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Girl, Interrupted: Interpreting Semenya’s Body, Gender Verification Testing, and Public Discourse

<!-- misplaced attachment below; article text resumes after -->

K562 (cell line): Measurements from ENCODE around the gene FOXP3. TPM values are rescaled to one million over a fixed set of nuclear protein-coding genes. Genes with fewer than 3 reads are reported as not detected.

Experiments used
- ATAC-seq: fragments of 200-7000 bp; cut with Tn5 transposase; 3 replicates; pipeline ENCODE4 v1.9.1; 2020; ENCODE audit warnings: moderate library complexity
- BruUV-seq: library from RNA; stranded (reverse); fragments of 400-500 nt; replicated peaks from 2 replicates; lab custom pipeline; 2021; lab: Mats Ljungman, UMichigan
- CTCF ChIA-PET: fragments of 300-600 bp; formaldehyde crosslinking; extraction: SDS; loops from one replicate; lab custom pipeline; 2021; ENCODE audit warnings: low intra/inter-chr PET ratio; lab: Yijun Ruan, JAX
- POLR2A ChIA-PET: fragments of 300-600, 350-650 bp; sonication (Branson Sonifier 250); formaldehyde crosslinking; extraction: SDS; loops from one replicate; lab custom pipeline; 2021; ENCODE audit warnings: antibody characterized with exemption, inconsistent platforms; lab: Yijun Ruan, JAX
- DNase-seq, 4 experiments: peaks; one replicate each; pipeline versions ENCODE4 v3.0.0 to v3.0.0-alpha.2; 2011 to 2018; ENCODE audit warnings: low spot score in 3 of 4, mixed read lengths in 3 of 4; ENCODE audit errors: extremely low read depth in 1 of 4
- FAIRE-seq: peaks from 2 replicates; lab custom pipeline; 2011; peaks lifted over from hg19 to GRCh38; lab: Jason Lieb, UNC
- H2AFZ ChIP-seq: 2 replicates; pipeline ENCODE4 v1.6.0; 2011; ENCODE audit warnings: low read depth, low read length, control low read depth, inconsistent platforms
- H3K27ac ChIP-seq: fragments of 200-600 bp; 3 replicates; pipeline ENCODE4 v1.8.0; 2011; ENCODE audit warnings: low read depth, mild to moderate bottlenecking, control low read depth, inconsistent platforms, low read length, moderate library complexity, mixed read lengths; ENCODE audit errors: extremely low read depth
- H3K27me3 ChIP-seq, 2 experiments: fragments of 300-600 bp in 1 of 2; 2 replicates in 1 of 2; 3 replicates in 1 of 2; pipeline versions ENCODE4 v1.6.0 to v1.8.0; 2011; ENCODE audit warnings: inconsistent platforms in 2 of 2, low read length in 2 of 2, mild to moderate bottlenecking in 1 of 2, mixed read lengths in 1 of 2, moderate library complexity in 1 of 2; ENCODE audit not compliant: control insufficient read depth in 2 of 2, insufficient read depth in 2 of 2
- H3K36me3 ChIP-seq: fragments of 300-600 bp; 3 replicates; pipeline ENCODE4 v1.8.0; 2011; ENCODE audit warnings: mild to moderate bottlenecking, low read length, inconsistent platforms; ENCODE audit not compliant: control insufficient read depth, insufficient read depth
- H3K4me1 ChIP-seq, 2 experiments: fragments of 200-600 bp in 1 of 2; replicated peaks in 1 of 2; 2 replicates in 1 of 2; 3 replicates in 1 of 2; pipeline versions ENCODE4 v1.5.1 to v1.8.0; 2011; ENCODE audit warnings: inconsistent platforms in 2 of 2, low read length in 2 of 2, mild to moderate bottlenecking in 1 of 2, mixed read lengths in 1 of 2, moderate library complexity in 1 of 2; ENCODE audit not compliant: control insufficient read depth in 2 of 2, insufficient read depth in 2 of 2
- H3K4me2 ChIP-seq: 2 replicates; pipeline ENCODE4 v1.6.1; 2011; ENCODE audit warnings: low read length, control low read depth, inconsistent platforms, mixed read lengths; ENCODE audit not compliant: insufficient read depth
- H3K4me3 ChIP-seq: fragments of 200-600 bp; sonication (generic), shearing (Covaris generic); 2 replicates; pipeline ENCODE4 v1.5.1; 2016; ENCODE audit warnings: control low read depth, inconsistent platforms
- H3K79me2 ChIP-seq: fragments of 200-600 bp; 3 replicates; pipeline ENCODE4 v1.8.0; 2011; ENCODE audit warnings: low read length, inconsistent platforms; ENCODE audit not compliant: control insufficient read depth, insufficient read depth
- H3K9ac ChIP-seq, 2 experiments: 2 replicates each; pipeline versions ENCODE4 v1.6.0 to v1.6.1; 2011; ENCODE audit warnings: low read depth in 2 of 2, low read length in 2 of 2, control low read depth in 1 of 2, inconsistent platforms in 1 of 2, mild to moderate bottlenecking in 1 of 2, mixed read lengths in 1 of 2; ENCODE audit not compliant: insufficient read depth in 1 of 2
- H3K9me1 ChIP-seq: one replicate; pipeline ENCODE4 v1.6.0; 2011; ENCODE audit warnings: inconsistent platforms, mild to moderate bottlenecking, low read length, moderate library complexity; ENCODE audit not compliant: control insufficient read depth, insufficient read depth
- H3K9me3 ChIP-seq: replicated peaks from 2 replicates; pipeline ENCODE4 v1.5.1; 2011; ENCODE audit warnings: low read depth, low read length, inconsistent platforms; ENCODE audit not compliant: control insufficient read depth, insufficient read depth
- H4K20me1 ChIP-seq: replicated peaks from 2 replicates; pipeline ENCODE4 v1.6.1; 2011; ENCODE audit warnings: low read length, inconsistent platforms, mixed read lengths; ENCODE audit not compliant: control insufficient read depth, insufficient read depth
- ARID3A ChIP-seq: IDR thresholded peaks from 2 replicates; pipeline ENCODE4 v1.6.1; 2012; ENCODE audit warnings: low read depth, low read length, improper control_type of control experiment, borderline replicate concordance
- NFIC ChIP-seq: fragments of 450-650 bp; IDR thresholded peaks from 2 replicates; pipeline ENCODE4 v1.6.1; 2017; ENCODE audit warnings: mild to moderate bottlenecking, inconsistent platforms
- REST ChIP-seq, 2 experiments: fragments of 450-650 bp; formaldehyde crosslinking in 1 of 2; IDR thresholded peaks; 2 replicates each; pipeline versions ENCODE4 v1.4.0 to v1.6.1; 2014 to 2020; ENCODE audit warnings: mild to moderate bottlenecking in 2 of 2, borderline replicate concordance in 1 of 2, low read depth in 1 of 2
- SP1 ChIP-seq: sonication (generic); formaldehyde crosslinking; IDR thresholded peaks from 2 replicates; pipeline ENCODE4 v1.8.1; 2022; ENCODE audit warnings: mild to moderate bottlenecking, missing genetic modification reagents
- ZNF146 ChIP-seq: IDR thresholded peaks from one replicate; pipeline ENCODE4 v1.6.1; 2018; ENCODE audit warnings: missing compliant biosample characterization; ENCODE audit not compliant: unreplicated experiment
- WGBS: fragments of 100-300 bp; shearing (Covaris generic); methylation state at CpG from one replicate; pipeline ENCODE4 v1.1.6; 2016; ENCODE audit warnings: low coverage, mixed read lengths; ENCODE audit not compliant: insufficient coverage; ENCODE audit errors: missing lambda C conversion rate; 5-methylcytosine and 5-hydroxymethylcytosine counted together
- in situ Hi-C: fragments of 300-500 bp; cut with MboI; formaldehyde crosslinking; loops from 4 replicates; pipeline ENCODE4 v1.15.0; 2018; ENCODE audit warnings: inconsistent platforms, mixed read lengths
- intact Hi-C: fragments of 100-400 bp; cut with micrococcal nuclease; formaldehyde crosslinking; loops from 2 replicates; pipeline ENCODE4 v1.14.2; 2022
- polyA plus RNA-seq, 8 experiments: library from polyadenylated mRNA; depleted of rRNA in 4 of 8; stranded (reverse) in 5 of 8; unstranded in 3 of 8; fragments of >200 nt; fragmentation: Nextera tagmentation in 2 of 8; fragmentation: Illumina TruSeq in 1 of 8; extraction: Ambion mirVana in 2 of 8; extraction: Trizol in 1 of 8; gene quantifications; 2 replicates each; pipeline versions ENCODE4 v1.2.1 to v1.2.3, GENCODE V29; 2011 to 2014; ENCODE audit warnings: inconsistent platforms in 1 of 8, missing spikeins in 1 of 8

This article addresses the social implications of gender verification testing in sport. The authors ask how sex—gender is contained in mediated public discourses that questioned Caster Semenya’s identity following her success in the women’s 800 m at the International Association of Athletics Federation (IAAF) World Championship. The authors use critical discourse analysis to examine the perception of the case surrounding Semenya along with perceptions of her sex and gender identity. The authors argue that the manner by which Semenya’s body is discursively constructed via news board discussants, scientific and medical communities, and athletic governance policies renders her flesh abject and promotes the interpretation of her body as being “‘disordered,” all in the service of maintaining the rhetoric of “fair play” and “equal opportunity” for female athletes. The authors claim that such tests reproduce existing hegemonic gender ideologies via the categories they reinforce and through the mechanism of testing itself, as this leads to sex—gender “verification.”